Thoughts of A Recovering Engineer
Through my working career I have always watched what works well and what does not, while making mistakes and learning along the way.
In addition, I am a personal development junkie and anything I learn I use it to make my job easier. No matter what I am doing I always need the help of others. There are two ways to get this, I can force it or I can take a little more time and build relationships.
Using my authority will get the work done, but it will be superficial (I have tried this and and watched projects fail). When I use my authority, the people helping me will only do as much as they have to and no more. I have tried this, and it is a headache the whole time.
By building relationships and showing everyone the importance of the project, I have gotten their support and have found they will follow me anywhere I take them in the project.
In one project I was implementing a new product tracking system. I took the time to explain what I was doing to everyone. This lasted about six hours because I made sure to talk with each person. Some people were on board, some were against it, and some were neutral. One of the people I talked with began up working with his peers (on his own, while I was not there) to sell my project. This made me feel good that he trusted me enough to get everyone else on board.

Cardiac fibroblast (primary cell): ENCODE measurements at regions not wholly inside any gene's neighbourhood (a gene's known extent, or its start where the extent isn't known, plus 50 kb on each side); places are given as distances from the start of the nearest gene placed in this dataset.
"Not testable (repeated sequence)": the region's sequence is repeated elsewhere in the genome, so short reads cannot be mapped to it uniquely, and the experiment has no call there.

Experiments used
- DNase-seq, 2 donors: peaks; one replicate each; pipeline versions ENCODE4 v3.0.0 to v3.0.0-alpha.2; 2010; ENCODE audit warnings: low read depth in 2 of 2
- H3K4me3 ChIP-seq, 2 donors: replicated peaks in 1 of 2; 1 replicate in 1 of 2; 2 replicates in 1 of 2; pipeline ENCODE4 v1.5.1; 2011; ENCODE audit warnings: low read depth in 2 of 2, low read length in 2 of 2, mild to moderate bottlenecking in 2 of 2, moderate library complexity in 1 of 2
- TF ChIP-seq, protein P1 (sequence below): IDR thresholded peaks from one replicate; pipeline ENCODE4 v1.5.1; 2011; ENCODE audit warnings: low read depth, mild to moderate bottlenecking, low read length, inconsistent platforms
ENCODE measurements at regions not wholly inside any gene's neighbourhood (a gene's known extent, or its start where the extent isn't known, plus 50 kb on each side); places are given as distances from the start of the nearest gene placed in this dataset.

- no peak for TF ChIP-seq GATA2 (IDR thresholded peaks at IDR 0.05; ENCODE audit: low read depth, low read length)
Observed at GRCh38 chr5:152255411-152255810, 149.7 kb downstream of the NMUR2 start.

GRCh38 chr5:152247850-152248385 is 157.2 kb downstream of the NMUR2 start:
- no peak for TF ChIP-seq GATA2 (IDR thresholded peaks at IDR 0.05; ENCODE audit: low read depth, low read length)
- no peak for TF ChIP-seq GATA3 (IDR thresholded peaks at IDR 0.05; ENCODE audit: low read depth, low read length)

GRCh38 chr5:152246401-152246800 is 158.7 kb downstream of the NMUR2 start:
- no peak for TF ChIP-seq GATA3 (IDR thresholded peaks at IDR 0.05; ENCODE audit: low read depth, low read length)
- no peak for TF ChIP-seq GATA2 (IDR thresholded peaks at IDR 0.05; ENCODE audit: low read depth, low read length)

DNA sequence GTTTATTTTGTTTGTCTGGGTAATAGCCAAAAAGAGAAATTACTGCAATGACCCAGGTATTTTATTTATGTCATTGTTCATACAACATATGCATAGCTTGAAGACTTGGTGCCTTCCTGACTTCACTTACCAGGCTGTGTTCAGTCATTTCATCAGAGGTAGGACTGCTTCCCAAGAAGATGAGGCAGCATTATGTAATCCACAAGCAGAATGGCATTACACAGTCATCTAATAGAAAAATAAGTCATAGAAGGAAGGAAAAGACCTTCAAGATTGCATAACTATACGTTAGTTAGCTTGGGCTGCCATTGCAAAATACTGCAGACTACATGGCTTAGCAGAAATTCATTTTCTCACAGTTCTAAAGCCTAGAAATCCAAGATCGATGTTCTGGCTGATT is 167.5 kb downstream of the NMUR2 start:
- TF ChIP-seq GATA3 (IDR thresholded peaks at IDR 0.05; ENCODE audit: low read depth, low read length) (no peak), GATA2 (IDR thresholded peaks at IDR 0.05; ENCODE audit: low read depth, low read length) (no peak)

Below is a list of actions I have taken to build relationships and get everybody to support me on the projects. Especially the people the on the floor who will be using what I implement.
Since this is a novel I have made the important points bold so that you can skip the details if you like.
- Create relationships to make changes smoother. I described this in the story above. If I do not do this people will be apprehensive to me and my project.
- Take ownership of the project. It is my project. Once I take ownership of it I begin referring to the project as mine and I am sure to ask people to help me and not the company, my boss, etc.
- I always take blame for whatever happens. This does two things, it holds me accountable to know the people I am working with and it lets my team feel safe to push the envelope and try new things.
- Whenever there is praise, I always let my team know and tell the praise givers I am not the one who deserves it. If it is possible, I get the person praising us to go talk to the person who actually did the good job. You would be surprised how many upper level managers, once I ask them, would go and praise the person who actually deserved it.
- In whatever project I am working on I involve those who will be effected by it. Not everyone, because nothing would get done, a small team. Getting these people involved builds confidence in the system since the ones implementing it will also be using it (Have you ever had a software forced on you which would work better if they asked your opinion?). Plus, when there is a problem the people who use it have ownership and want to make sure it makes it through the problem so they will work even harder to keep it alive. Finally, those folks are the experts in their jobs. No matter how much school I went to or if I did that job in the past, they are still more expert than I am so they are the ideal people to help improve it.